Information Technology initiatives continue to challenge companies, financially and organizationally, resulting in out-of-scope and costly initiatives that deliver little measurable business value …
Information Technology initiatives continue to challenge companies, financially and organizationally, resulting in out-of-scope and costly initiatives that deliver little measurable business value back to the organization. This trend has led to a well-defined gap between business and technology resulting in misguided and inefficient operations. In this qualitative
study, four research questions guided my data collection and analysis: why do technology initiatives present institutional challenges, who is involved in determining the business need and technology selection, how is the ROI of a technology initiative determined and is the technology department seen as a strategic business unit and included in designing, developing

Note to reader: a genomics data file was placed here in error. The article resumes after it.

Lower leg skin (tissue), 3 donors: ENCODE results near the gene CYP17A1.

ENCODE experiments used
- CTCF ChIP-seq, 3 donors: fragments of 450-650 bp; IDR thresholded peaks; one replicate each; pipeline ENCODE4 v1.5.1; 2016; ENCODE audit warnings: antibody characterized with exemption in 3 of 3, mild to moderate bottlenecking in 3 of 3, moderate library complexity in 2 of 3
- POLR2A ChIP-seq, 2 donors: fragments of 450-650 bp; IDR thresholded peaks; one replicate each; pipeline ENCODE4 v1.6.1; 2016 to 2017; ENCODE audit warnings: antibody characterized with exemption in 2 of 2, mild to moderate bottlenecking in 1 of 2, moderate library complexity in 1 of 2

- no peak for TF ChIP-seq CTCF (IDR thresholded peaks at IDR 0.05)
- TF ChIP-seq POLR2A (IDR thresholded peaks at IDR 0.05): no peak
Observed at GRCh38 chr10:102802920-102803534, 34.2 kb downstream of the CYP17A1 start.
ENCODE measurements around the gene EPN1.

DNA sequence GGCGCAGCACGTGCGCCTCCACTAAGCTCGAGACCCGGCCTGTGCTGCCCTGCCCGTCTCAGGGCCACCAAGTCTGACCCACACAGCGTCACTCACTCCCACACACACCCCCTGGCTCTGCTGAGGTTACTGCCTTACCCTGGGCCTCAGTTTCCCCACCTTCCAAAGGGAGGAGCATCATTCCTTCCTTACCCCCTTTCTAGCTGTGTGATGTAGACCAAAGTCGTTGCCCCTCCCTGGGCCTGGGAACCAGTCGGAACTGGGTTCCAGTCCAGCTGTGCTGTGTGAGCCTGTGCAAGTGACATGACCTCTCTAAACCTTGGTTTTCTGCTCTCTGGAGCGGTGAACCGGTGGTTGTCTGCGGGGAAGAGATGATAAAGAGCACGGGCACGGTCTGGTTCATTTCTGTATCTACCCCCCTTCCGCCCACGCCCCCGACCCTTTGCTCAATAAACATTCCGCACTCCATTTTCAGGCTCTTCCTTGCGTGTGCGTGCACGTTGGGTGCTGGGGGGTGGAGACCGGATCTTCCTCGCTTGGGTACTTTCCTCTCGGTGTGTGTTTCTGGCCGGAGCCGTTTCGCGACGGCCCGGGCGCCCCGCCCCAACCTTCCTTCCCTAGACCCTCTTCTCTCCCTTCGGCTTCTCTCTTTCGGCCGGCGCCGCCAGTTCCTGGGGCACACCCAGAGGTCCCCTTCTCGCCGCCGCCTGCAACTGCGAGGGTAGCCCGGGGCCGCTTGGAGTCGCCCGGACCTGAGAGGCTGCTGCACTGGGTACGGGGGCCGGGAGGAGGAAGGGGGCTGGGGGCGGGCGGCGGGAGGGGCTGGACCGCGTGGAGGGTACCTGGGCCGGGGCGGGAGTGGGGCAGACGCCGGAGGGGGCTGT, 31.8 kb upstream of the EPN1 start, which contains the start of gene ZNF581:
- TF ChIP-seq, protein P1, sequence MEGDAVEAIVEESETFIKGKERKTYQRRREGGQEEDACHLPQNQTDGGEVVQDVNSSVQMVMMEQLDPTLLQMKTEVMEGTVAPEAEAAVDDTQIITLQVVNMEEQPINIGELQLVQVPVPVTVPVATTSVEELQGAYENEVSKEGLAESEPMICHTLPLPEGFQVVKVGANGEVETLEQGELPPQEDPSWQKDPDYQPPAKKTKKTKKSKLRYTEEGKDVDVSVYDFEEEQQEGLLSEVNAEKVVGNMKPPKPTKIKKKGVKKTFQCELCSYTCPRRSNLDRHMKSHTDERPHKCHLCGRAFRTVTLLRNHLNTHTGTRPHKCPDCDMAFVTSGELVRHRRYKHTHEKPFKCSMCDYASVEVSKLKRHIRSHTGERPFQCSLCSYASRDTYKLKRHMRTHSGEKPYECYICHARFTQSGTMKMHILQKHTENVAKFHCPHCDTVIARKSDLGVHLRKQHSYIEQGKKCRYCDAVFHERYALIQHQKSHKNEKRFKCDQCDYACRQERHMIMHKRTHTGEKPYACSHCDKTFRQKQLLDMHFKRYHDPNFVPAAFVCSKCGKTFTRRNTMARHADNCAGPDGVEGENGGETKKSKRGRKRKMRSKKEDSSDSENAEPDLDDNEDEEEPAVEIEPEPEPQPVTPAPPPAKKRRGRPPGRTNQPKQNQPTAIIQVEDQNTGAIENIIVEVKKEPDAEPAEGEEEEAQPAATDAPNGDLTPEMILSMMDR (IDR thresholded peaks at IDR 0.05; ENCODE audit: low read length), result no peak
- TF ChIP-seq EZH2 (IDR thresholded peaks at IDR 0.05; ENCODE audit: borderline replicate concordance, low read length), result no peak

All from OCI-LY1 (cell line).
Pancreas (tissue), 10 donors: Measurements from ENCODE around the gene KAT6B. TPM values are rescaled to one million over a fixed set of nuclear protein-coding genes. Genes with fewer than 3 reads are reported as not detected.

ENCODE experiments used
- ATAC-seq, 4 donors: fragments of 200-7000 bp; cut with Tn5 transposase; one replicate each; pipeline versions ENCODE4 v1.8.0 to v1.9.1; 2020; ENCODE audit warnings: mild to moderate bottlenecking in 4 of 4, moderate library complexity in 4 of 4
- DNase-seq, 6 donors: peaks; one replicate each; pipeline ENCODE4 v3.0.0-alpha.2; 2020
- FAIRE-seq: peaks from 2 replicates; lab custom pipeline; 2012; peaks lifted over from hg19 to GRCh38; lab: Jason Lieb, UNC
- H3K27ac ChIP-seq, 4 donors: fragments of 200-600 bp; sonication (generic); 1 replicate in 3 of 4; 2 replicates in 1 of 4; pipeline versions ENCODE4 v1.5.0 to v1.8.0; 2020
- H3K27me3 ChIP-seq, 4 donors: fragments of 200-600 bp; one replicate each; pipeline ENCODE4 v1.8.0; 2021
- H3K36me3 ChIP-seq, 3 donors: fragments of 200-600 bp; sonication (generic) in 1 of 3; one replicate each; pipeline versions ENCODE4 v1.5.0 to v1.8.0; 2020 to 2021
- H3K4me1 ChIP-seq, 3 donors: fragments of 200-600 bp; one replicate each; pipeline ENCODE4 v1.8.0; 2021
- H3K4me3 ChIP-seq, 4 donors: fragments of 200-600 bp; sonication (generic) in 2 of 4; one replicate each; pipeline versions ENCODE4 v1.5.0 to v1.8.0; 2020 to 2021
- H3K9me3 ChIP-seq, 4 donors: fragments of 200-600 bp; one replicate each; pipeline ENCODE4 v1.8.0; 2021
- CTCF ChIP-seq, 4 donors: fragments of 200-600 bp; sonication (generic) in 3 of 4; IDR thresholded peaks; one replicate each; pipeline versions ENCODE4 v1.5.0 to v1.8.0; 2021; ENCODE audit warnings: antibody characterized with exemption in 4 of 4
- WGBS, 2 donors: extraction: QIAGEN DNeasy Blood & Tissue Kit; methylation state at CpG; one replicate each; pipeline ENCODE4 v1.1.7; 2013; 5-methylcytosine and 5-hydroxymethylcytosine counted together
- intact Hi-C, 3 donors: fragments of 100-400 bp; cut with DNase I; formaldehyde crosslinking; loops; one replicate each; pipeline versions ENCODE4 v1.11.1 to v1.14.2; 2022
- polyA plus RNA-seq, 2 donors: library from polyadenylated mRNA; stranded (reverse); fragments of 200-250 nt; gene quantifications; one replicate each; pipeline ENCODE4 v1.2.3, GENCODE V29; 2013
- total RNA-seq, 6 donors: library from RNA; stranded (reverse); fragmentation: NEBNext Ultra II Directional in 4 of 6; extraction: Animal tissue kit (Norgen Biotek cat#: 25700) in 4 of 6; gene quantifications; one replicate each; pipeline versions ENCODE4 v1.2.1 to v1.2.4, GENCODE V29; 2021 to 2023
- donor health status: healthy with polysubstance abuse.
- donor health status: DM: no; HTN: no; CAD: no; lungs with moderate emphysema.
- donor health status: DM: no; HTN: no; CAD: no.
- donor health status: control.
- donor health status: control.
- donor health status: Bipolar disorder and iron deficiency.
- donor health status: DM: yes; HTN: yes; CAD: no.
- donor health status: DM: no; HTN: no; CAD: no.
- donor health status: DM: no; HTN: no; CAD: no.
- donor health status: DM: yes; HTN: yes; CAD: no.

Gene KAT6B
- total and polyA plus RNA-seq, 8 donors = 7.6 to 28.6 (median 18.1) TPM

and driving strategic initiatives. Analysis of data collected for this study yielded four main themes: a lack of leadership, including the misalignment of business and technology objectives and goals; a lack of change management; an inability to value IT initiatives, and a lack of general
business knowledge among IT professionals. Together, these themes raise critical implications for understanding the business-technology gap. I offer recommendations and a framework, which I refer to as an IT Optimized Business Approach, and I describe how forward-thinking business methodologies can help address this gap, thus helping companies develop defensible IT initiatives that deliver business value back to the enterprise.